Breastfeeding can be very painful at first too. My Meilani was a “snacker.” She was a tiny little thing and she would nurse for 5-15 minutes and then nod off to sleep. When she would wake up – not more than 30 minutes later – she would be ravenous again and we would have to start the whole cycle again. Not fun. I was engorged. My nipples were sore. She wasn’t latching on properly. She was losing weight. We had all the symptoms that would cause us to give up. But Ericlee and I were determined. We knew the benefits far outweighed the discomfort.

I went to see a wonderful lactation specialist, Suzanne Stipe, at Fresno Community Hospital for some help. We met with her 4-5 times over the first month and she offered me the much-needed encouragement and advice I needed. It took one day of screaming torture but after that we got Meilani on a 2-hour feeding schedule. She started gaining weight. I tried out a nipple shield to relieve some of the pain. (I was worried about this extra “paraphernalia” to hall around but I was able to wean Meilani off this in a month without much problem.) And now the rest is history. Yes, I am still breastfeeding at 16 months and proud of it.

BODY BENEFITS

Breastfeeding helps Mama’s body too. Our bodies are designed to shrink back into their normal state during breastfeeding. You may feel some “contractions” during early breastfeeding, which, of course, isn’t fun, but it’s all part of God’s design to help everything get back to the proper place both inside and outside our bodies. Pretty cool weight-loss plan.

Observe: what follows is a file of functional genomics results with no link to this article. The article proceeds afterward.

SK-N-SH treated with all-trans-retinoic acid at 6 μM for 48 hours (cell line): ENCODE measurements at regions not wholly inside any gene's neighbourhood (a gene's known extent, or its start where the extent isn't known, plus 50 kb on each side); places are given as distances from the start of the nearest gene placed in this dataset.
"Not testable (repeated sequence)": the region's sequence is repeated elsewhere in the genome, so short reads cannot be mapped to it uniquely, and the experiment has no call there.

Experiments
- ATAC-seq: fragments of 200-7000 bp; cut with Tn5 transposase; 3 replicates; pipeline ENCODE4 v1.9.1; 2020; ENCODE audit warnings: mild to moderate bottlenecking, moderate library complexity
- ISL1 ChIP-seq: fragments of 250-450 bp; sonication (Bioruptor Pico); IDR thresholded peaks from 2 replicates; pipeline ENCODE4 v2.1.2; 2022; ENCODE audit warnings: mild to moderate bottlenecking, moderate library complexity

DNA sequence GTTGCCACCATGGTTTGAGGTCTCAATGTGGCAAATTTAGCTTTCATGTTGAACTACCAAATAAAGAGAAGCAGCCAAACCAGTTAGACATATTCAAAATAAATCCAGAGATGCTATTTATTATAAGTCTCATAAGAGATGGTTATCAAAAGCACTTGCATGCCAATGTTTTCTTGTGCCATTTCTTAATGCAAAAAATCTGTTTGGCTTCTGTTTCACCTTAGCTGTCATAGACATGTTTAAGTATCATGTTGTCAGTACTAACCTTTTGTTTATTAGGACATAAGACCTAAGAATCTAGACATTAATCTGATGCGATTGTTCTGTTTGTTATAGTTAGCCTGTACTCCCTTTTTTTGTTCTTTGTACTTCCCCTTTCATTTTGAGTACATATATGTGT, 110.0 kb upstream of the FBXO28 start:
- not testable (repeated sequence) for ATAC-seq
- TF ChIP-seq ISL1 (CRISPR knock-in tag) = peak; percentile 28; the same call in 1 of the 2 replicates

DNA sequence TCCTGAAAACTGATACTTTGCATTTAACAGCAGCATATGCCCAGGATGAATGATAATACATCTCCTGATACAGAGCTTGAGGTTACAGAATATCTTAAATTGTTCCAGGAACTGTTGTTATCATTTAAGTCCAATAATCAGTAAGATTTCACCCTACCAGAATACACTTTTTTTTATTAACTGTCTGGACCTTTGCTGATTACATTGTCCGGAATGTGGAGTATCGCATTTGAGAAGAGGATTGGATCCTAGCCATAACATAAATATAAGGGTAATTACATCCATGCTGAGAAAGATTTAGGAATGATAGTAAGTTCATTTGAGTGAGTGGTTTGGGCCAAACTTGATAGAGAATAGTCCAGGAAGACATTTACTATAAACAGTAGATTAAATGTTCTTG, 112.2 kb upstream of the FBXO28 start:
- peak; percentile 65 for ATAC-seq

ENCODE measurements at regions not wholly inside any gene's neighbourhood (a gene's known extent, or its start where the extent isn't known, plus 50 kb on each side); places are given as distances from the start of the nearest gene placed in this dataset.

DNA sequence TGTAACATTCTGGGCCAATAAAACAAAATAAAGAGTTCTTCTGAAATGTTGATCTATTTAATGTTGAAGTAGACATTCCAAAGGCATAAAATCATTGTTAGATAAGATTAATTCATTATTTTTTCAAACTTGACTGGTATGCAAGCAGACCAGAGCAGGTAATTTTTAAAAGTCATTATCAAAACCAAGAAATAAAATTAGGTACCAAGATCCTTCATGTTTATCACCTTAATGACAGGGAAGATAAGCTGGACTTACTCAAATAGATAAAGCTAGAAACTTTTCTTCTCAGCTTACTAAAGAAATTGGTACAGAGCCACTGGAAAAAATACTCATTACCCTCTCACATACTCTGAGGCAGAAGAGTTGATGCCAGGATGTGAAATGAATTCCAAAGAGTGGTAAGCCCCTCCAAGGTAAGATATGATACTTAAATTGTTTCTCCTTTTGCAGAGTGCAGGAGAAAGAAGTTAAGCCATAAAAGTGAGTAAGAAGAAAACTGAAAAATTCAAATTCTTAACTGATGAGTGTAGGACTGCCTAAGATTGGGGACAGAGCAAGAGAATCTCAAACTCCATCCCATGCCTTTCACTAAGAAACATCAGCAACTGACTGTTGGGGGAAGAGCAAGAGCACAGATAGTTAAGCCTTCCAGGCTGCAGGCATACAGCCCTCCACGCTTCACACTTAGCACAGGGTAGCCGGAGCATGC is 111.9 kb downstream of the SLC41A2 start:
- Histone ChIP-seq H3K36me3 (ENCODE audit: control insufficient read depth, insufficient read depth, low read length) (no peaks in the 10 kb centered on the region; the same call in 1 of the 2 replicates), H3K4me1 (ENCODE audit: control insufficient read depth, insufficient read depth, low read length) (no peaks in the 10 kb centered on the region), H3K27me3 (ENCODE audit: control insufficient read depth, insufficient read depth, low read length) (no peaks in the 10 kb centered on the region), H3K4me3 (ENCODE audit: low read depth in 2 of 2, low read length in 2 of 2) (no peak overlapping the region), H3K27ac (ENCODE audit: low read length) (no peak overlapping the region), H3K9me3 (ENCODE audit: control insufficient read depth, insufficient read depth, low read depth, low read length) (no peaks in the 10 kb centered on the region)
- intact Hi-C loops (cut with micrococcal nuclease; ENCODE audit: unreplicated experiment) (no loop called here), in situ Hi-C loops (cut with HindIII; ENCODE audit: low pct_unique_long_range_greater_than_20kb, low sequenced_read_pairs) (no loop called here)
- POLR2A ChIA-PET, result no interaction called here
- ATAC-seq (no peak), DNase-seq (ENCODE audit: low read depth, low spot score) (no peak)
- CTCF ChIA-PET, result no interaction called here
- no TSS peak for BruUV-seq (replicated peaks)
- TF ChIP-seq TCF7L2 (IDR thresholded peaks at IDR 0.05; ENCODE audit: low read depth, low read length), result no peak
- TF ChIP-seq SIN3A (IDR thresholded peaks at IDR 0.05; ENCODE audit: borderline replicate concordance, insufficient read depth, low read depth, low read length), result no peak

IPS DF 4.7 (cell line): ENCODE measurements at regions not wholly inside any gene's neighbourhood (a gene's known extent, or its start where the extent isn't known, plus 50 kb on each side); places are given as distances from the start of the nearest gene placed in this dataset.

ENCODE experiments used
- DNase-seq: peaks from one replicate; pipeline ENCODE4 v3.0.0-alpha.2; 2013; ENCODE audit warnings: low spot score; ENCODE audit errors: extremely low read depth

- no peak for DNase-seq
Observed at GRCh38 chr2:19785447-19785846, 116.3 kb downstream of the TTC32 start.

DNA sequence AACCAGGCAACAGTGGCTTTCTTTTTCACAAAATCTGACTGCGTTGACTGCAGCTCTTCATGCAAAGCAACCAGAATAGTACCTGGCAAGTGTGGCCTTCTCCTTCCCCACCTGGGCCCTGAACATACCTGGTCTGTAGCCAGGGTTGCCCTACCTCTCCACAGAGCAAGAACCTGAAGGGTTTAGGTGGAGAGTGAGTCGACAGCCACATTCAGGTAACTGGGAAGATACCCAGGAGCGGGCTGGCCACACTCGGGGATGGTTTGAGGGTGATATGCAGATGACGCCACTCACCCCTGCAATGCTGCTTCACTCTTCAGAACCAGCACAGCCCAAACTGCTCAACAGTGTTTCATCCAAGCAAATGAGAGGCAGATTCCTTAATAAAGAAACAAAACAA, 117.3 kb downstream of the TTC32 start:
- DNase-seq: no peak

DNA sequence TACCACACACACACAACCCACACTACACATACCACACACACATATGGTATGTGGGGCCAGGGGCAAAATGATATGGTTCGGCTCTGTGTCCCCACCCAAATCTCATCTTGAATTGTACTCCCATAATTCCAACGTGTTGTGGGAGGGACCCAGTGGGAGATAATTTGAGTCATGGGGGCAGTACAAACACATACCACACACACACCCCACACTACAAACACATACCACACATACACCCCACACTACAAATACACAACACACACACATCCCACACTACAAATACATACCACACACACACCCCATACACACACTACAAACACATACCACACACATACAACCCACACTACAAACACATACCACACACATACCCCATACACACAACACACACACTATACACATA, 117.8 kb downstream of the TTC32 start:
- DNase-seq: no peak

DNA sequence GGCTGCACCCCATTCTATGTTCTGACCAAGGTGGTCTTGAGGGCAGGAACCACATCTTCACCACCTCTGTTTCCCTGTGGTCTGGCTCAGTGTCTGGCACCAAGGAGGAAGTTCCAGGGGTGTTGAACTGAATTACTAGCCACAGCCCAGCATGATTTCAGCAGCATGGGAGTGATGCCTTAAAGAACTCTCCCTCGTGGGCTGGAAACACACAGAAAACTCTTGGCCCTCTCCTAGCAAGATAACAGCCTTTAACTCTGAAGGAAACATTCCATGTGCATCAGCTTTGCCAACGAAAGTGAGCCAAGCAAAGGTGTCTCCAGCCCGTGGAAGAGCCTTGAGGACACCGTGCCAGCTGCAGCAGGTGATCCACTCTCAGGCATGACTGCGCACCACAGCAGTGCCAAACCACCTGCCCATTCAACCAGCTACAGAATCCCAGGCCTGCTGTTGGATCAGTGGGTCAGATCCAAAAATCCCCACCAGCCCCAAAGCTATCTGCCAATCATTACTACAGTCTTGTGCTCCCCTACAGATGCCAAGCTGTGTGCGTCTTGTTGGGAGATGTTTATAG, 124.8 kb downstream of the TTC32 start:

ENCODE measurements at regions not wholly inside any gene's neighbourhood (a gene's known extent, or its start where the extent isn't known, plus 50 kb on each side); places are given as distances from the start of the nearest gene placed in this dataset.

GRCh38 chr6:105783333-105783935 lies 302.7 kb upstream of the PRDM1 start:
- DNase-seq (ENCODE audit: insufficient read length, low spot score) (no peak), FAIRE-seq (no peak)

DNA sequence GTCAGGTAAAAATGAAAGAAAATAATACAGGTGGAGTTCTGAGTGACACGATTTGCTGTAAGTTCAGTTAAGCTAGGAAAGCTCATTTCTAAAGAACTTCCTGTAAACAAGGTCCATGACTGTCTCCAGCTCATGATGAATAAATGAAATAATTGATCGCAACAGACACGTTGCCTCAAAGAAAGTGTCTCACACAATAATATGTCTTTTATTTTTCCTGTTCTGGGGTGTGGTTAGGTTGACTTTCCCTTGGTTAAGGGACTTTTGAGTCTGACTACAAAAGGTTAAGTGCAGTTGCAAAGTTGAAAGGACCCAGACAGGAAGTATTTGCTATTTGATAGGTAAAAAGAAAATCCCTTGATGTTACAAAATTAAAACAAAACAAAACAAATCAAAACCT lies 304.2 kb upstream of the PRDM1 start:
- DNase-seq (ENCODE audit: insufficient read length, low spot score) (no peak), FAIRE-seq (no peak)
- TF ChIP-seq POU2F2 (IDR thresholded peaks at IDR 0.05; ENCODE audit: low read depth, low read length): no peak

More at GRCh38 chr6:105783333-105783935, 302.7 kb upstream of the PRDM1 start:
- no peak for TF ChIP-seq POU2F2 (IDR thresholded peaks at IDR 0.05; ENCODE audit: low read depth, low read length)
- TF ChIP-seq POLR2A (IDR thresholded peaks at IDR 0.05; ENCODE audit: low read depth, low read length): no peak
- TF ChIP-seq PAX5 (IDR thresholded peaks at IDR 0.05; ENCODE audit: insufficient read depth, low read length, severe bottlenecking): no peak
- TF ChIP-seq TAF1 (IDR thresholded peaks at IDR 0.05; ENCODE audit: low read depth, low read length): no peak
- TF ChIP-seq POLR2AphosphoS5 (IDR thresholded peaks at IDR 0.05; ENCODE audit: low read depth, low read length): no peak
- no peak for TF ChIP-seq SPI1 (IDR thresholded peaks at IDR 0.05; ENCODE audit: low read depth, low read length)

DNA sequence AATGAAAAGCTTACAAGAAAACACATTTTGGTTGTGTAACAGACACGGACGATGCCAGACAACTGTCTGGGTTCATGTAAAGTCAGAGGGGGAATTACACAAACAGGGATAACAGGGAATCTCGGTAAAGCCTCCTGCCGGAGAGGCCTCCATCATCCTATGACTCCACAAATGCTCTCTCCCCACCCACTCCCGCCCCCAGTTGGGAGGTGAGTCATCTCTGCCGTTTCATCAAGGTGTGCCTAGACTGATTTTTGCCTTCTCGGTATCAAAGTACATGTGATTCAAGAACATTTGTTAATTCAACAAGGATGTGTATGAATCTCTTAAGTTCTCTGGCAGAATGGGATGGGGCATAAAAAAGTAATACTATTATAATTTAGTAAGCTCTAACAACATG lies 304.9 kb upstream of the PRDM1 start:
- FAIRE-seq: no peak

Dr. Galland says, “A bottle can’t help your body recover more quickly from childbirth. Nursing triggers the secretion of vasopressin, a hormone that makes the uterus contract, helping it return to its normal state more quickly than it would otherwise.”

Breastfeeding burns about 250 calories per day, adds Galland, which is the equivalent of a 3-mile run. This about the only time I can think of that sitting in a chair cuddling is actually exercise. (Another reasons for moms to be patient in those first few months when they can’t get out running or to the gym much.)

Breastfeeding may even protect moms from developing breast cancer later in life. Scientists at the Fred Hutchinson Cancer Research Center in Seattle report that women who breast feed have half the risk of developing breast cancer compared with those who don’t.

And the fun part is breastfeeding can even make your wardrobe cute and trendy. About a year ago these new “breastfeeding capes” went on the market. Online companies like Hooter Hiders and Bébé Au Lait are making a mint on these beautiful capes in a plethora of colors and patterns to help nursing moms stay modest and comfortable when breastfeeding in public. They’re even available on Craigslist. Go figure.

BONDING

My favorite part of breast feeding is the bonding. After I got past those first hard six weeks, I settled into a routine with Meilani. Breast feeding forced me to slow down, to enjoy each of the stages of my growing little girl. In the mornings and before bed, I had a built-in time for reflection and to feel thankful for this little life.